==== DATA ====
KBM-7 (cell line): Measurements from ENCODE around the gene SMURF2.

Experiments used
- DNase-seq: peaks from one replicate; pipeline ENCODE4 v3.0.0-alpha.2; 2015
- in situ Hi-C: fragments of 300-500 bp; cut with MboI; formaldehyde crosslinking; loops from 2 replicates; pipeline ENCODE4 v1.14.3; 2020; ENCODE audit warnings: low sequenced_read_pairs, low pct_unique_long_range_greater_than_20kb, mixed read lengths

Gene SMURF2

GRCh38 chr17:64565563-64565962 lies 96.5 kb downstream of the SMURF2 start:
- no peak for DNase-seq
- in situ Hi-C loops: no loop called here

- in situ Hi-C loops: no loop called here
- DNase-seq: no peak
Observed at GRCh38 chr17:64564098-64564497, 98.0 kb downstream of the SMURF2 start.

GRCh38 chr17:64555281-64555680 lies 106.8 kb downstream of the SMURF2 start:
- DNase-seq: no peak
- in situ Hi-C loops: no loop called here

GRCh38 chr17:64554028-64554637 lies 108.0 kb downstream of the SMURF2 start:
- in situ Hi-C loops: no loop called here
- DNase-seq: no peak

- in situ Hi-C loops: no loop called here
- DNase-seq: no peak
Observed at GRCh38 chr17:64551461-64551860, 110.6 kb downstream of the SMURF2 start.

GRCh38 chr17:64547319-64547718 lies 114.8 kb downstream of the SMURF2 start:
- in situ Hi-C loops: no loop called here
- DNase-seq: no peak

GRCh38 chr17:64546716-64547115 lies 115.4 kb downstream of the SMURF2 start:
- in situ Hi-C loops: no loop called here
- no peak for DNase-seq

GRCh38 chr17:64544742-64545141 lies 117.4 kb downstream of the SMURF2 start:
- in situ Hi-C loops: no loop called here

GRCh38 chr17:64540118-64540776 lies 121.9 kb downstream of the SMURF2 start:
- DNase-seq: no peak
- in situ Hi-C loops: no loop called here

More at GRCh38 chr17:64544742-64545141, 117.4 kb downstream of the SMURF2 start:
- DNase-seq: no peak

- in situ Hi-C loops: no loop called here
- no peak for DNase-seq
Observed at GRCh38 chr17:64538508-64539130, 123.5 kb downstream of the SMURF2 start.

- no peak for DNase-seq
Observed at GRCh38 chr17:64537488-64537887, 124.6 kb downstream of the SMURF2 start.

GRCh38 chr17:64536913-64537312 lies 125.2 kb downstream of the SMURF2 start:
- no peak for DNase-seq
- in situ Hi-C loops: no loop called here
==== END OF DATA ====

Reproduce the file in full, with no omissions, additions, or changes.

KBM-7 (cell line): Measurements from ENCODE around the gene SMURF2.

Experiments used
- DNase-seq: peaks from one replicate; pipeline ENCODE4 v3.0.0-alpha.2; 2015
- in situ Hi-C: fragments of 300-500 bp; cut with MboI; formaldehyde crosslinking; loops from 2 replicates; pipeline ENCODE4 v1.14.3; 2020; ENCODE audit warnings: low sequenced_read_pairs, low pct_unique_long_range_greater_than_20kb, mixed read lengths

Gene SMURF2

GRCh38 chr17:64565563-64565962 lies 96.5 kb downstream of the SMURF2 start:
- no peak for DNase-seq
- in situ Hi-C loops: no loop called here

- in situ Hi-C loops: no loop called here
- DNase-seq: no peak
Observed at GRCh38 chr17:64564098-64564497, 98.0 kb downstream of the SMURF2 start.

GRCh38 chr17:64555281-64555680 lies 106.8 kb downstream of the SMURF2 start:
- DNase-seq: no peak
- in situ Hi-C loops: no loop called here

GRCh38 chr17:64554028-64554637 lies 108.0 kb downstream of the SMURF2 start:
- in situ Hi-C loops: no loop called here
- DNase-seq: no peak

- in situ Hi-C loops: no loop called here
- DNase-seq: no peak
Observed at GRCh38 chr17:64551461-64551860, 110.6 kb downstream of the SMURF2 start.

GRCh38 chr17:64547319-64547718 lies 114.8 kb downstream of the SMURF2 start:
- in situ Hi-C loops: no loop called here
- DNase-seq: no peak

GRCh38 chr17:64546716-64547115 lies 115.4 kb downstream of the SMURF2 start:
- in situ Hi-C loops: no loop called here
- no peak for DNase-seq

GRCh38 chr17:64544742-64545141 lies 117.4 kb downstream of the SMURF2 start:
- in situ Hi-C loops: no loop called here

GRCh38 chr17:64540118-64540776 lies 121.9 kb downstream of the SMURF2 start:
- DNase-seq: no peak
- in situ Hi-C loops: no loop called here

More at GRCh38 chr17:64544742-64545141, 117.4 kb downstream of the SMURF2 start:
- DNase-seq: no peak

- in situ Hi-C loops: no loop called here
- no peak for DNase-seq
Observed at GRCh38 chr17:64538508-64539130, 123.5 kb downstream of the SMURF2 start.

- no peak for DNase-seq
Observed at GRCh38 chr17:64537488-64537887, 124.6 kb downstream of the SMURF2 start.

GRCh38 chr17:64536913-64537312 lies 125.2 kb downstream of the SMURF2 start:
- no peak for DNase-seq
- in situ Hi-C loops: no loop called here